God works in each person’s life in unique ways, and rarely leads individuals down the same exact path.  While one alumni may be working through loneliness once starting their career, another may be facing the challenge of an unfair boss, while another is still on the search for a job. 

In each (scenario – we need a different word here), God has a specific work He wants to do in their life showing them His power, His presence, and His work.  Adherence to a curriculum often muddies the water and often hinders real growth.

(Somewhere I want to include a thought: a curriculum fosters an interesting dependence on something else rather than personal responsibility.  This needs to be developed more.)

Everyday Work Provides the Curriculum for Spiritual Growth

Let’s consider David, who was able to learn many significant things about God’s power through his “entry-level job” as a shepherd that prepared him to become king of Israel and be called a “man after God’s own heart.”

David didn’t need a curriculum to develop his knowledge of God. Work provides an excellent context to learn skills that serve others and about the Lord himself, as well as see His direct involvement in our lives.

God used everyday experiences in David’s early years on the job to build his faith and skills in preparation to be king of Israel. God will certainly use the everyday experiences in our alumni’s lives to do the same.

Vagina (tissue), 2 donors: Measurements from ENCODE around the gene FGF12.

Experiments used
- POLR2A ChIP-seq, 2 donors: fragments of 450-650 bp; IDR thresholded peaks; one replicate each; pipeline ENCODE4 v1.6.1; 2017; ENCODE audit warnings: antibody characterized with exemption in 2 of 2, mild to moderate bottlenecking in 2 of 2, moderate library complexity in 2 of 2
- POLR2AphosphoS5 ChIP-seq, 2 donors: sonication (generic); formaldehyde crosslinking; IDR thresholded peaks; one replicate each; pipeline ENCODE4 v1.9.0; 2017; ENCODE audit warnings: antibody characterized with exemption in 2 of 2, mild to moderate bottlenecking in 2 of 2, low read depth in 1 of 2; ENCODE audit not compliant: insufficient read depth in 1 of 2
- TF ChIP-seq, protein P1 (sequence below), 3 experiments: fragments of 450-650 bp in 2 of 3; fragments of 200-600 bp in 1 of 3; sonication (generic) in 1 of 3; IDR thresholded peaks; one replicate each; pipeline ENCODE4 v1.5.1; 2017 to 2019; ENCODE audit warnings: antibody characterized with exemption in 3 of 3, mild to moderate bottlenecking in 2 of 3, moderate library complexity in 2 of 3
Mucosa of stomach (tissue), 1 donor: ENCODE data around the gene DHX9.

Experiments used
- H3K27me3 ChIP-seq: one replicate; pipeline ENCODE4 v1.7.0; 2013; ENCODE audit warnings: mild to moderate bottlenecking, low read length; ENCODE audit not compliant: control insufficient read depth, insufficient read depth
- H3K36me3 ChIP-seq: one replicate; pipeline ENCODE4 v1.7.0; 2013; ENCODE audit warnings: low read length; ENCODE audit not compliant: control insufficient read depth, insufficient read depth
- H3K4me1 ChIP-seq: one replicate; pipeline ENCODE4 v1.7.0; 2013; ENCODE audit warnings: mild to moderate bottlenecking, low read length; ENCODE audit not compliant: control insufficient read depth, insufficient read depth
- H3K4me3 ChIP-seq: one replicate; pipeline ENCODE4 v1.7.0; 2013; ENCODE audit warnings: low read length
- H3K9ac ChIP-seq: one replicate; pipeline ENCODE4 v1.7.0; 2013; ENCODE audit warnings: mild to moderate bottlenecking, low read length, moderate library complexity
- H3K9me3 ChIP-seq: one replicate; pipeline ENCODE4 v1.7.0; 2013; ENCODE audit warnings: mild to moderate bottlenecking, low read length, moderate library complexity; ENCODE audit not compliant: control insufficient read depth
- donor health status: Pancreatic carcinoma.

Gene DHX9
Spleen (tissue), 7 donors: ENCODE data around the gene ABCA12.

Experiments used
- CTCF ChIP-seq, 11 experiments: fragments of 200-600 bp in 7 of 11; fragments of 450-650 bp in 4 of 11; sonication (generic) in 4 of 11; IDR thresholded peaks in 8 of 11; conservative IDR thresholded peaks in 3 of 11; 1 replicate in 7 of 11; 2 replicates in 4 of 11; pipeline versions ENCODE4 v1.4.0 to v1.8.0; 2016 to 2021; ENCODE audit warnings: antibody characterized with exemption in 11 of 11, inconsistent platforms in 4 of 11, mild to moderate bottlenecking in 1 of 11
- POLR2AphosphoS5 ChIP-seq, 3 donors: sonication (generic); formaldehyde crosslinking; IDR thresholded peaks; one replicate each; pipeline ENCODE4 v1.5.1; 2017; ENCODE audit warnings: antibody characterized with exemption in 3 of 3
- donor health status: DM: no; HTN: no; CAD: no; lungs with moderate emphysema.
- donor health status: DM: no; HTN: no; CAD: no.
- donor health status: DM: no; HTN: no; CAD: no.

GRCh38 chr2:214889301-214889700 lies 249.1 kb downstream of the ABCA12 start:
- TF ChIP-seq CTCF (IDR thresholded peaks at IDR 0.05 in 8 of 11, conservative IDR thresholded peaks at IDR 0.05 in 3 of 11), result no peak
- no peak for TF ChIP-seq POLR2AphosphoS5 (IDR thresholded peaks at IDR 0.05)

Through the work of the Spirit and a relationship with a mentor discussing their daily word-related challenges, alumni learn to trust God to work in their day-to-day lives.

So where do you start as a mentor?

Mentors usually lean on a curriculum to guide conversation and growth, but building a deep friendship should be the first priority.

  • If an alumni is facing a real challenge at work not addressed by the curriculum, it can lead them to think God doesn’t have answers for their life now.
  • Curriculum does not guarantee results. While the lessons often come across as “Do X and you will get Y,” that’s not how God works in individuals’ lives.
  • If your mentee has specific questions, take the full time to discuss that issue instead of a lesson that doesn’t meet their needs.
  • Give specific examples from your life where the Lord met your needs

God is doing specific work in each alumni’s life, and a predefined curriculum can’t adapt to fit their situation. When used, it wastes precious time covering topics not relevant to one alumni’s life, or glosses over what is critical for another. Formulas don’t give you wisdom, teach you to walk by faith or help you navigate new challenges.

Daily life is enough content for discussion, building a personalized “curriculum.”